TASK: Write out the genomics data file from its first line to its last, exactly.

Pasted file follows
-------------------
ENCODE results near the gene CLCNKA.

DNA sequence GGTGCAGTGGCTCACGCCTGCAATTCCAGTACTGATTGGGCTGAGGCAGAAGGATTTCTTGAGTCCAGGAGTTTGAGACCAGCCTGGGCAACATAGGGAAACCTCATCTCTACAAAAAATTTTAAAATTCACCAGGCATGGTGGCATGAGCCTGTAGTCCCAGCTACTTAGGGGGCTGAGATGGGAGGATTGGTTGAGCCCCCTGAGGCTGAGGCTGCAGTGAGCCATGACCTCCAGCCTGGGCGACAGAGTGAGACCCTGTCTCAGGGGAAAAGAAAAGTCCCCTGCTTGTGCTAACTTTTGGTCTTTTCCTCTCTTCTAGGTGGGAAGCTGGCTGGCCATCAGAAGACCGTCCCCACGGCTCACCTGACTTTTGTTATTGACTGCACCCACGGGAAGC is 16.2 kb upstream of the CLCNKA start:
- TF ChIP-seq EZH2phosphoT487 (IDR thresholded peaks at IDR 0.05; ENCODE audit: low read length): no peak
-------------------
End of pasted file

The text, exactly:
ENCODE results near the gene CLCNKA.

DNA sequence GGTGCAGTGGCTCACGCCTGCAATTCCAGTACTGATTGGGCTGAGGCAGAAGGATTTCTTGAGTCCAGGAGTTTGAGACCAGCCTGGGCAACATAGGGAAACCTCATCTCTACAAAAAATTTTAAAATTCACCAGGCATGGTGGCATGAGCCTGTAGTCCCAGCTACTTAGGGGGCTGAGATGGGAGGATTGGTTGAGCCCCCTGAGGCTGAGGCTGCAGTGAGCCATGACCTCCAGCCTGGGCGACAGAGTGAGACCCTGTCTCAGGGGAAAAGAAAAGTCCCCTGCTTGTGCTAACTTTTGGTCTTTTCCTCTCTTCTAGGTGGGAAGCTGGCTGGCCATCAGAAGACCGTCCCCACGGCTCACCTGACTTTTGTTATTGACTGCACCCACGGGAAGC is 16.2 kb upstream of the CLCNKA start:
- TF ChIP-seq EZH2phosphoT487 (IDR thresholded peaks at IDR 0.05; ENCODE audit: low read length): no peak